I was contacted by the owner of this little Clifton Apple to see if I could get the pipe into smoking shape again. I asked the piper to send me the patient and when it arrived I took the following set of pics to record its initial condition.
As you can see, the briar stummel looked to be in very nice shape, with just a few tiny nicks and scrapes around the edges of the bowl rim. The stem was deeply oxidized a sickly yellow-green colour along most of its length, with the exception of a thin band of darker vulcanite where the stem had been protected from the sun by the wood of a pipe rack. There were also a few tooth marks to contend with at the bit. Refreshingly, the owner had cleaned the pipe before sending it to me so I could get straight on with the repairs.
The issues above are mainly cosmetic problems; there was, however, one structural issue to contend with – a short crack in the shank along the right side, stretching diagonally from the shank face, up and over the stamps on the left flank.
After taking a closer look at the tobacco chamber, I also found evidence of some fairly brutal reaming – the walls of the chamber were scratched and misshapen, with significant ridging left by a knife point.
The pipe is stamped on the left flank “Clifton” in script over “Deluxe” in block letters. The left flank of the stem is also marked “Clifton”, again in block letters. The right flank of the stummel is stamped “Made in” over “ England” followed by a shape numer, “132”.
Pipephil.eu identifies Clifton as a brand of the Hall & Fitzgerald company. Tidbits of information gleaned from the Googleverse provide a very basic background to the company. Hall & Fitzgerald was based in Bristol, England, established as early as the late 1800s and operating until at least the 1960s after a hiatus caused by World War II. According to a post on the PipesMagazine forum, the Clifton brand first appeared in the early 1930s on H&F’s Clifton Deluxe pipe. The pipe in my worktable is certainly aged briar, but I don;t know whether it hails from this early production period or from a later date.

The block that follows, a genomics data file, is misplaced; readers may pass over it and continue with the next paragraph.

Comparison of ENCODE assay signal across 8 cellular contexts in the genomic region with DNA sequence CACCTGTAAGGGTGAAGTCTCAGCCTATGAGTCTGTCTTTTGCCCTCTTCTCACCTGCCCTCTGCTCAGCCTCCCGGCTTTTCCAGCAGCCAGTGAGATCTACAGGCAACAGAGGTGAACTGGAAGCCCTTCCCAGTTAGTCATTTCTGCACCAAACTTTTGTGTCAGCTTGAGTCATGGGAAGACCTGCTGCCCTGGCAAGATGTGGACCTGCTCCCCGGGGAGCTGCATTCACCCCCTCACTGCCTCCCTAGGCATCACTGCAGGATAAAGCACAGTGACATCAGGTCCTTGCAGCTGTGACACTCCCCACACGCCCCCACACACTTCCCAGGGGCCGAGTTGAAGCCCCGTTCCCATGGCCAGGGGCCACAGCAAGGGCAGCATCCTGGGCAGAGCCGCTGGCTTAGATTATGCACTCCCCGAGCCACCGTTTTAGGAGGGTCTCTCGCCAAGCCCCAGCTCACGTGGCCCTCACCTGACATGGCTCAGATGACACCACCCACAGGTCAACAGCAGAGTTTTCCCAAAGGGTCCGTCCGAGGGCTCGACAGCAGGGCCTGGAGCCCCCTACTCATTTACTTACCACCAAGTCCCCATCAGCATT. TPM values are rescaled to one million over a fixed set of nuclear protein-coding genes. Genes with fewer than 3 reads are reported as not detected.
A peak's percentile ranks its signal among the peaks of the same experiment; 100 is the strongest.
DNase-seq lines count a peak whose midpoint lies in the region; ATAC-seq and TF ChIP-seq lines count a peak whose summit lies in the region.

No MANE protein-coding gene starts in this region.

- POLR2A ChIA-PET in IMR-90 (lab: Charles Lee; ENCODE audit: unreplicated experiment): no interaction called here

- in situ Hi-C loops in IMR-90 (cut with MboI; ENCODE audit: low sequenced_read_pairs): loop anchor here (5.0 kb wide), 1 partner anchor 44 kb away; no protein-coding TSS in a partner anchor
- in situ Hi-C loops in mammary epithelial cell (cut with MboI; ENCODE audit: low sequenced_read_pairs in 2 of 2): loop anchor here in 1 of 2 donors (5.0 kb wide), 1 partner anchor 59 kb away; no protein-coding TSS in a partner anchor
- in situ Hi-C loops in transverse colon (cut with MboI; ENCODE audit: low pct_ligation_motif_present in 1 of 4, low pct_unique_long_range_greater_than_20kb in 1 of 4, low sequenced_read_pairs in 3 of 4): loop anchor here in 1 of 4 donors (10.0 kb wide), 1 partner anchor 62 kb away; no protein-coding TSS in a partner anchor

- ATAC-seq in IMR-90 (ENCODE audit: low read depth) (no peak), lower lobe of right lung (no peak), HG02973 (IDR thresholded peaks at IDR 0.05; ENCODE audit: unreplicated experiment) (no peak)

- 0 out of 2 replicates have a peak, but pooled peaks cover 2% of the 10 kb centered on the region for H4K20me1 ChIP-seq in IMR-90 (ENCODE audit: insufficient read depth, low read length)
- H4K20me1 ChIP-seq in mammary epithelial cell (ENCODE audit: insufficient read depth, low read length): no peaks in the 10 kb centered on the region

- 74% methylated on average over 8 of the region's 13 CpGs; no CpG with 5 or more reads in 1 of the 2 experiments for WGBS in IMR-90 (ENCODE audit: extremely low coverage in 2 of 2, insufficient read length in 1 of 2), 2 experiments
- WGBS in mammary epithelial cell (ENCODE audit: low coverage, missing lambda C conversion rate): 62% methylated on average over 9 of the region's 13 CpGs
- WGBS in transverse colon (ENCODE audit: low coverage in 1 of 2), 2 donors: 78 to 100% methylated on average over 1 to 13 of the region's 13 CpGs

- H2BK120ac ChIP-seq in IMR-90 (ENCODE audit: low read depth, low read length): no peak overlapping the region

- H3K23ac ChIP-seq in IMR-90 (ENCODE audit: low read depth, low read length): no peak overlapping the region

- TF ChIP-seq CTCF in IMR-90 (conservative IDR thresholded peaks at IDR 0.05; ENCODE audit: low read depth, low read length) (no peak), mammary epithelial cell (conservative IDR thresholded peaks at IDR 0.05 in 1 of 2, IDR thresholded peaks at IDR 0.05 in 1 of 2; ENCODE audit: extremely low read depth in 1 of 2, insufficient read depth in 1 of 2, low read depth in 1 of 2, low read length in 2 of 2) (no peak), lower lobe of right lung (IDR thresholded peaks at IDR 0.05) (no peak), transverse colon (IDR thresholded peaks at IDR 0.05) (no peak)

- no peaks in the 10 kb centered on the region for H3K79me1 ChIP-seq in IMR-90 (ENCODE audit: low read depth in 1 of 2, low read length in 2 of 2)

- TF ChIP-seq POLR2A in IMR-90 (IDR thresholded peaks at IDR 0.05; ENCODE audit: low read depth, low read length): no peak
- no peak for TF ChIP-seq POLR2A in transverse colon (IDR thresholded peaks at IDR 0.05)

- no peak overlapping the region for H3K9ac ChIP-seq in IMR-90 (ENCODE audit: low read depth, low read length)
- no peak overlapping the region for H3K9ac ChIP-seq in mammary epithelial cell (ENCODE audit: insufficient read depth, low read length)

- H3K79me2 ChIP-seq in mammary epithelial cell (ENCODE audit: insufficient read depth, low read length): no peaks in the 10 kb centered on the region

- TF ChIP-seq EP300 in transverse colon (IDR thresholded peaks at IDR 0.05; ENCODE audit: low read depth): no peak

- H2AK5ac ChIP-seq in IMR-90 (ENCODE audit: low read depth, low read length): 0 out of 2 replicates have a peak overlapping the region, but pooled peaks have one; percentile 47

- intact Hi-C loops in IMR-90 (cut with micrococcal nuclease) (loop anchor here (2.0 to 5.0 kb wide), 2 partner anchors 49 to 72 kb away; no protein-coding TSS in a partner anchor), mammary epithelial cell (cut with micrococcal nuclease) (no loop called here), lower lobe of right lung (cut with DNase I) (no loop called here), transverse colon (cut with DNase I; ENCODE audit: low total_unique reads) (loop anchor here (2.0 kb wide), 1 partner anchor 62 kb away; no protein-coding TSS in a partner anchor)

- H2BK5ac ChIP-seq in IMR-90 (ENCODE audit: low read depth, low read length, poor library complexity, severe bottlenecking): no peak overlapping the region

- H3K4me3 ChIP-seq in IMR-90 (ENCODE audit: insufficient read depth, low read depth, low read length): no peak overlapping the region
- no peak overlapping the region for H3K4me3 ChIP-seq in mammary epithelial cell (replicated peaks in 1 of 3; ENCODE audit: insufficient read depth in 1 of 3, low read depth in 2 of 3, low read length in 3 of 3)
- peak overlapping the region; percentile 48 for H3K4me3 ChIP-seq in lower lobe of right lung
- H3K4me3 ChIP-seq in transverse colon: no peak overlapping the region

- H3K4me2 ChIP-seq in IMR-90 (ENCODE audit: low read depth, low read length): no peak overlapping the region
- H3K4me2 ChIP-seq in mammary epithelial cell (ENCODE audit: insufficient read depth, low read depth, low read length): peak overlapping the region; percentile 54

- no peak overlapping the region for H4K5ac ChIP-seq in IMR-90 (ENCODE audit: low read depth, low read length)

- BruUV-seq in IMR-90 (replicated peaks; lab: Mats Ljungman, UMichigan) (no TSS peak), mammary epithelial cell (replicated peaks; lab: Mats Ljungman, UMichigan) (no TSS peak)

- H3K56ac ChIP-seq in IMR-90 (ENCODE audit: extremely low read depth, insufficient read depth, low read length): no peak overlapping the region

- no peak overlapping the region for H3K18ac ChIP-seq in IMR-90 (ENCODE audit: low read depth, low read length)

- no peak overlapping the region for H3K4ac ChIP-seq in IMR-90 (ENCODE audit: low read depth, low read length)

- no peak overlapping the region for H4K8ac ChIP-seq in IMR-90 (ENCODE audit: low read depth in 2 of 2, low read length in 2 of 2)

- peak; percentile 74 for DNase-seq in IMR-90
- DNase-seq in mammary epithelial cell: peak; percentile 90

I decided to start my cleanup on this Apple by smoothing out the damage done to the chamber walls. I started with my Castleford reamer, gently removing the small amount of carbon cake and flattening the higher knife-cut ridges in the chamber walls. I followed the reamer with 80-grit sandpaper wrapped around a Sharpie marker to sand out the worst of the damage without substantially altering the factory lines of the bowl.
Moving on to the other major structural issue, I mounted a micro drill bit into my power drill and drilled a stopper hole at the end of the shank crack to stop it from stretching further towards the bowl. I then patched over the hole and the crack with CA glue to seal everything up. I didn’t bother with briar dust this time as I knew the shank band I was fitting would cover the stopper hole and crack once installed.
The pics for these next stages of the refurbishment have gone AWOL, unfortunately, but the banding went without hitch. I selected a suitable band from my stocks, fit it onto the end of the shank and then heated the band over my heat gun to expand the metal sufficiently to allow me to push the band all the way onto the shank. A wipe of alcohol on a cotton pad cleaned up the exterior of the briar, and a final wipe with mineral oil refreshed the wood, now ready for buffing.
While all of this activity was going on, the oxidized stem had been soaking in a bath of Oxyclean and warm water. I pulled the stem from its soak and scrubbed away the now soft oxidation with 0000 steel wool and a piece of Magic Eraser pad.
I smoothed out the tooth dents with a bit of 220-grit sand paper and then worked through my regular sequence of abrasives (320 to 2000grit) to smooth and polish the now clean vulcanite. I refreshed the Clifton logo on the stem with white acrylic paint, though as you will see in the finished pics, I was only partially successful – the logo had worn unevenly, so not all the letters took the paint.
At this point, I took the pipe to the buffer for a run of White Diamond compound and several coats of Carnauba wax. The smooth finish took to the wheel like a duck to water, I’m pleased to say, and the little Apple was soon looking smart.
This was a reasonably quick and easy refurbishment compared to some the estate pipes that cross my worktable, but I’m always impressed by the difference even this little bit of care and attention makes to a pipe. This Clifton Apple went from sad and abandoned to a rather elegant looking classic English smoking companion in only a few hours. It is now back with its owner, who reported back to share his enthusiasm for the refreshed briar.
Thanks for joining me for another restoration. Until next time, Happy Piping!
Here’s the finished pipe.